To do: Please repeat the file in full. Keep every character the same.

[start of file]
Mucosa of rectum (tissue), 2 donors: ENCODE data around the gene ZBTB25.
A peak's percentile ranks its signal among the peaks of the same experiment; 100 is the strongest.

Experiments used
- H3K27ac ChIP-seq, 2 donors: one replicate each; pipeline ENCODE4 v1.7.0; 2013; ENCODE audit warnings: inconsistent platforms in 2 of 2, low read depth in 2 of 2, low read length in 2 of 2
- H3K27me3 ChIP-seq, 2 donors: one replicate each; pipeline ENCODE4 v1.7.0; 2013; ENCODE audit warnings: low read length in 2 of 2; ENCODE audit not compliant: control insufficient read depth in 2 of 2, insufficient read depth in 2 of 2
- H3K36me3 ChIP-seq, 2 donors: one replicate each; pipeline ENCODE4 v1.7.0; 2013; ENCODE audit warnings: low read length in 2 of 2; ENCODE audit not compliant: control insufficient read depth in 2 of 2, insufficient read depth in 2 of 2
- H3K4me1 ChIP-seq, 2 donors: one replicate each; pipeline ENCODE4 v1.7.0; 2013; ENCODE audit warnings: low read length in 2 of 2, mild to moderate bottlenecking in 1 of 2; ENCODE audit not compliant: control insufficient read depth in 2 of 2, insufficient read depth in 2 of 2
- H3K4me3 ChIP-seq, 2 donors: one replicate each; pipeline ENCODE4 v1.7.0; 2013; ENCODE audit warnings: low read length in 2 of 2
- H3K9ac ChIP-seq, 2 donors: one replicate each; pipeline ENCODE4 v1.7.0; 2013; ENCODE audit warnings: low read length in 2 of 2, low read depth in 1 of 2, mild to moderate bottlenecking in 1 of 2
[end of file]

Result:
Mucosa of rectum (tissue), 2 donors: ENCODE data around the gene ZBTB25.
A peak's percentile ranks its signal among the peaks of the same experiment; 100 is the strongest.

Experiments used
- H3K27ac ChIP-seq, 2 donors: one replicate each; pipeline ENCODE4 v1.7.0; 2013; ENCODE audit warnings: inconsistent platforms in 2 of 2, low read depth in 2 of 2, low read length in 2 of 2
- H3K27me3 ChIP-seq, 2 donors: one replicate each; pipeline ENCODE4 v1.7.0; 2013; ENCODE audit warnings: low read length in 2 of 2; ENCODE audit not compliant: control insufficient read depth in 2 of 2, insufficient read depth in 2 of 2
- H3K36me3 ChIP-seq, 2 donors: one replicate each; pipeline ENCODE4 v1.7.0; 2013; ENCODE audit warnings: low read length in 2 of 2; ENCODE audit not compliant: control insufficient read depth in 2 of 2, insufficient read depth in 2 of 2
- H3K4me1 ChIP-seq, 2 donors: one replicate each; pipeline ENCODE4 v1.7.0; 2013; ENCODE audit warnings: low read length in 2 of 2, mild to moderate bottlenecking in 1 of 2; ENCODE audit not compliant: control insufficient read depth in 2 of 2, insufficient read depth in 2 of 2
- H3K4me3 ChIP-seq, 2 donors: one replicate each; pipeline ENCODE4 v1.7.0; 2013; ENCODE audit warnings: low read length in 2 of 2
- H3K9ac ChIP-seq, 2 donors: one replicate each; pipeline ENCODE4 v1.7.0; 2013; ENCODE audit warnings: low read length in 2 of 2, low read depth in 1 of 2, mild to moderate bottlenecking in 1 of 2